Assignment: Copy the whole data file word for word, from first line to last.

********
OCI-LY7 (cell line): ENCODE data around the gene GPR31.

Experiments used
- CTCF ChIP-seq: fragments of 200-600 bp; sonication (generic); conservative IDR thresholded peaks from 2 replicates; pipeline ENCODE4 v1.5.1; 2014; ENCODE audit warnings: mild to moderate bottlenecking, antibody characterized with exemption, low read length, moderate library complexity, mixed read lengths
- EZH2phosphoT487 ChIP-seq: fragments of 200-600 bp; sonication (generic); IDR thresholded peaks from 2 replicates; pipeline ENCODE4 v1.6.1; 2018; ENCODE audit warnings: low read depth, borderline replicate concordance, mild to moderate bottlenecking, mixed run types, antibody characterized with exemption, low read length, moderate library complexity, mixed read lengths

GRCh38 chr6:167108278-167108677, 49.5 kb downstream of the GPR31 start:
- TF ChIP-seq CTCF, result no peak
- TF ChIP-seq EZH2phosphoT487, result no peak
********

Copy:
OCI-LY7 (cell line): ENCODE data around the gene GPR31.

Experiments used
- CTCF ChIP-seq: fragments of 200-600 bp; sonication (generic); conservative IDR thresholded peaks from 2 replicates; pipeline ENCODE4 v1.5.1; 2014; ENCODE audit warnings: mild to moderate bottlenecking, antibody characterized with exemption, low read length, moderate library complexity, mixed read lengths
- EZH2phosphoT487 ChIP-seq: fragments of 200-600 bp; sonication (generic); IDR thresholded peaks from 2 replicates; pipeline ENCODE4 v1.6.1; 2018; ENCODE audit warnings: low read depth, borderline replicate concordance, mild to moderate bottlenecking, mixed run types, antibody characterized with exemption, low read length, moderate library complexity, mixed read lengths

GRCh38 chr6:167108278-167108677, 49.5 kb downstream of the GPR31 start:
- TF ChIP-seq CTCF, result no peak
- TF ChIP-seq EZH2phosphoT487, result no peak